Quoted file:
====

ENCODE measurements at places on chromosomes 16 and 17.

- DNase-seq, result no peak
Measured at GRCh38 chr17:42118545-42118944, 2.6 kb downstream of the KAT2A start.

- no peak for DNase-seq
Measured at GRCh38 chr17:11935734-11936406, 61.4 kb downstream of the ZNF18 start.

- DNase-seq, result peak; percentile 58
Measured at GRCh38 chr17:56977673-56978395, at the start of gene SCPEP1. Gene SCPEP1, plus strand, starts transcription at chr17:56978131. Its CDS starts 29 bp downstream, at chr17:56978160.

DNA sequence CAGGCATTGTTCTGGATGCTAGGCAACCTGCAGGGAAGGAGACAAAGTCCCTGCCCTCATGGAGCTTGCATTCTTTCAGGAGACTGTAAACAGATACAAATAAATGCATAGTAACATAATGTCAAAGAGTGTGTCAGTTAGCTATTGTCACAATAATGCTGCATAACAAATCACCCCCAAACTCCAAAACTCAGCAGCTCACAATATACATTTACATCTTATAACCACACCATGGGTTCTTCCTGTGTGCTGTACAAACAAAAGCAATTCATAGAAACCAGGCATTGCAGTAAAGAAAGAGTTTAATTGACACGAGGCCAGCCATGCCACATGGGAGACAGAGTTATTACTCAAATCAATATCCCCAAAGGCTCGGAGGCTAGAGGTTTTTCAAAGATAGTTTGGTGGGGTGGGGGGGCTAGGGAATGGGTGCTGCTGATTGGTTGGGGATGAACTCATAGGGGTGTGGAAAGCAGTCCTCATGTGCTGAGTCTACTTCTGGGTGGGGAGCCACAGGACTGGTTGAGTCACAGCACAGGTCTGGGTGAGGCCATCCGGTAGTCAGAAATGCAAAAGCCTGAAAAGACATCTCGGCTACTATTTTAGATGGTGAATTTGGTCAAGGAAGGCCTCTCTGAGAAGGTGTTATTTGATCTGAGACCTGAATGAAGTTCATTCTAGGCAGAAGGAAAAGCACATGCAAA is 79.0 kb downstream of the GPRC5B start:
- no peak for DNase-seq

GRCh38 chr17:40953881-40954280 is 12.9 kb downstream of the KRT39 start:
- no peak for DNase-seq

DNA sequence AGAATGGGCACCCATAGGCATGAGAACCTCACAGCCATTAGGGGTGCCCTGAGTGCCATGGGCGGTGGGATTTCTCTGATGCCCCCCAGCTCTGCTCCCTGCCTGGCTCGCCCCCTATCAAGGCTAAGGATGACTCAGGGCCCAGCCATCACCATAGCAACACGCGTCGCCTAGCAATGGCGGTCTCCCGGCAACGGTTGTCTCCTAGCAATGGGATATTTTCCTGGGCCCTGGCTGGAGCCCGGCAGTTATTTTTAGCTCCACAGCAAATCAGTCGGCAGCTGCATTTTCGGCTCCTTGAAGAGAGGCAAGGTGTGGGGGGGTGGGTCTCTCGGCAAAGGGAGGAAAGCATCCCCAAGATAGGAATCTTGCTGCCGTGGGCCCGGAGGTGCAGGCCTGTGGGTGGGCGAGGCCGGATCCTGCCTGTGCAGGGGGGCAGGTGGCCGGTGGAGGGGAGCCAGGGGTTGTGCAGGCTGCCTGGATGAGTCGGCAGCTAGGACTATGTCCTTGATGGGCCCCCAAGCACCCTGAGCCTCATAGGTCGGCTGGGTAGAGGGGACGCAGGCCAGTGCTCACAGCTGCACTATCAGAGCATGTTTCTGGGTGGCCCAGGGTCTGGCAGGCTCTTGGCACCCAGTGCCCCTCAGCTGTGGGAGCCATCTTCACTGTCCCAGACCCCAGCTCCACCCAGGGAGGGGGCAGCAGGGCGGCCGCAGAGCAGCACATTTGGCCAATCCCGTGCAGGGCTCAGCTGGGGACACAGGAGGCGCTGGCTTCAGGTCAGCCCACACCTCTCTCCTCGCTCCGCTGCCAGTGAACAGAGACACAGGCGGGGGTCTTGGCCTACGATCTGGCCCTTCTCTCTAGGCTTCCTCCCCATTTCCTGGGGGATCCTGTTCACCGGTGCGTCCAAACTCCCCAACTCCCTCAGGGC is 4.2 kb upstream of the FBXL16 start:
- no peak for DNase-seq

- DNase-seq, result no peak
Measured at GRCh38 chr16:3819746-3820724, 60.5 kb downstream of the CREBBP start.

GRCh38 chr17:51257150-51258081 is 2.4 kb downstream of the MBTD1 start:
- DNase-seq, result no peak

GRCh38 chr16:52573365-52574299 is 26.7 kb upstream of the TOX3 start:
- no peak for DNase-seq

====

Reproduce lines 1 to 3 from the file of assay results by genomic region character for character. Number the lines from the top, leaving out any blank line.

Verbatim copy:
ENCODE measurements at places on chromosomes 16 and 17.

- DNase-seq, result no peak
Measured at GRCh38 chr17:42118545-42118944, 2.6 kb downstream of the KAT2A start.